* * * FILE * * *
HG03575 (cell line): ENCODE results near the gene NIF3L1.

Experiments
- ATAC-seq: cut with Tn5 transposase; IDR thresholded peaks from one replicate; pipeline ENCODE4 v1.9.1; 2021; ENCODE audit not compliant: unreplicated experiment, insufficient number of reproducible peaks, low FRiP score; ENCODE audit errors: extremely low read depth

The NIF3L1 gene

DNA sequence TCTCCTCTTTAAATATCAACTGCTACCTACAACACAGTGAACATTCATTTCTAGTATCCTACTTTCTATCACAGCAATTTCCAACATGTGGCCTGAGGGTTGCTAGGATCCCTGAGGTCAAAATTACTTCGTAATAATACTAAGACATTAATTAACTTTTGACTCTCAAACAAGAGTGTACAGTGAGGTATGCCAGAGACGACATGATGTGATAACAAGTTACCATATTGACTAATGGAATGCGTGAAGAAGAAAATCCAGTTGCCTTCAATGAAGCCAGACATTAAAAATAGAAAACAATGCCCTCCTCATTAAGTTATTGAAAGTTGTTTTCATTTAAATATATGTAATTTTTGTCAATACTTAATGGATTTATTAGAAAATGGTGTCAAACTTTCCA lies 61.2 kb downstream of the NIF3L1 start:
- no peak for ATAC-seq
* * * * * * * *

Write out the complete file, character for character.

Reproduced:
HG03575 (cell line): ENCODE results near the gene NIF3L1.

Experiments
- ATAC-seq: cut with Tn5 transposase; IDR thresholded peaks from one replicate; pipeline ENCODE4 v1.9.1; 2021; ENCODE audit not compliant: unreplicated experiment, insufficient number of reproducible peaks, low FRiP score; ENCODE audit errors: extremely low read depth

The NIF3L1 gene

DNA sequence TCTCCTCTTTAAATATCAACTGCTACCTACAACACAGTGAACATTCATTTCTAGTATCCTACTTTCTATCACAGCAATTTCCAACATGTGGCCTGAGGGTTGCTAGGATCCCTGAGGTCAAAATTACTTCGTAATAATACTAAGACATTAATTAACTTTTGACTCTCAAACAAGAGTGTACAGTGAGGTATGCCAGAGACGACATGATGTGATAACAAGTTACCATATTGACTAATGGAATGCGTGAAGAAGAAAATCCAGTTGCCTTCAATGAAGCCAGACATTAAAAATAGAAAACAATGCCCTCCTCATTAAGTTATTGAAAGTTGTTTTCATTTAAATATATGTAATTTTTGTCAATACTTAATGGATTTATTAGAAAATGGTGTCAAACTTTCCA lies 61.2 kb downstream of the NIF3L1 start:
- no peak for ATAC-seq